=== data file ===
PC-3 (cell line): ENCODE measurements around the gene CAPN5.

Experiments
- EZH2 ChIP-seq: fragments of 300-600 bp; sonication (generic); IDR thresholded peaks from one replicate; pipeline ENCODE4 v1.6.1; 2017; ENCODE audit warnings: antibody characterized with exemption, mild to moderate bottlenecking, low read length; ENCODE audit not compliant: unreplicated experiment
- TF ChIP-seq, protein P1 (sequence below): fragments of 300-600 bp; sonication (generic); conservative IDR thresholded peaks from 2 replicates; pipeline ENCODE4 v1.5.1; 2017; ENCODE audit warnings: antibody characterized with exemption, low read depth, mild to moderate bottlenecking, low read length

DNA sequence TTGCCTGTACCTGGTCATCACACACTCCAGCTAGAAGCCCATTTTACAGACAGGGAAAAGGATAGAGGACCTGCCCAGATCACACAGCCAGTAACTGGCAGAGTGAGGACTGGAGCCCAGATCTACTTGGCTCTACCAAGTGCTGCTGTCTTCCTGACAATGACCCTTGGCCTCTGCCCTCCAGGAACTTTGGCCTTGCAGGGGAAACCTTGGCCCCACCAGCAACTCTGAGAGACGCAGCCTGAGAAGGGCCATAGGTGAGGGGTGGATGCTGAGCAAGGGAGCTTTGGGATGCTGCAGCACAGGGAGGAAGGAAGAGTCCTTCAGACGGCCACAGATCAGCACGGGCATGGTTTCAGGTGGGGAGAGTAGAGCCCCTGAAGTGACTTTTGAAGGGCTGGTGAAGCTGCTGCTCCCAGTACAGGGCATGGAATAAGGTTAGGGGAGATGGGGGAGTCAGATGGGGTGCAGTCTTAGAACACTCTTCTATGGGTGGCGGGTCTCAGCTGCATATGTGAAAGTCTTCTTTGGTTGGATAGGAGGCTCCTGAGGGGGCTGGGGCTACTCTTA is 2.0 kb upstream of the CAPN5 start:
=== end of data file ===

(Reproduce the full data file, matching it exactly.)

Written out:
PC-3 (cell line): ENCODE measurements around the gene CAPN5.

Experiments
- EZH2 ChIP-seq: fragments of 300-600 bp; sonication (generic); IDR thresholded peaks from one replicate; pipeline ENCODE4 v1.6.1; 2017; ENCODE audit warnings: antibody characterized with exemption, mild to moderate bottlenecking, low read length; ENCODE audit not compliant: unreplicated experiment
- TF ChIP-seq, protein P1 (sequence below): fragments of 300-600 bp; sonication (generic); conservative IDR thresholded peaks from 2 replicates; pipeline ENCODE4 v1.5.1; 2017; ENCODE audit warnings: antibody characterized with exemption, low read depth, mild to moderate bottlenecking, low read length

DNA sequence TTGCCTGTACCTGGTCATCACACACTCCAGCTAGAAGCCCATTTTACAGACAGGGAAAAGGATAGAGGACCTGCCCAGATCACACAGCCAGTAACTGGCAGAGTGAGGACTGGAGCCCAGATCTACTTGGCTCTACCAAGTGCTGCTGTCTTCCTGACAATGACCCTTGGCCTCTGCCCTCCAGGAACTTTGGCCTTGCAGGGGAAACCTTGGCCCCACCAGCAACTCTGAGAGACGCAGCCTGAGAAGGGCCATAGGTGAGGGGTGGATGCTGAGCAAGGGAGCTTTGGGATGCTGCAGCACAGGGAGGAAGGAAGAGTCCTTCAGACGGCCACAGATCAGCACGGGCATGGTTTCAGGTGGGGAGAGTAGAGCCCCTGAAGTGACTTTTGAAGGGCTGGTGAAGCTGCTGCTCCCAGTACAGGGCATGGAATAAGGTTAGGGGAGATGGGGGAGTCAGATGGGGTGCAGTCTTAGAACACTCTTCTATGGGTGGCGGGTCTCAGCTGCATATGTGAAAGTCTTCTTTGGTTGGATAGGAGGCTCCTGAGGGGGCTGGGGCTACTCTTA is 2.0 kb upstream of the CAPN5 start: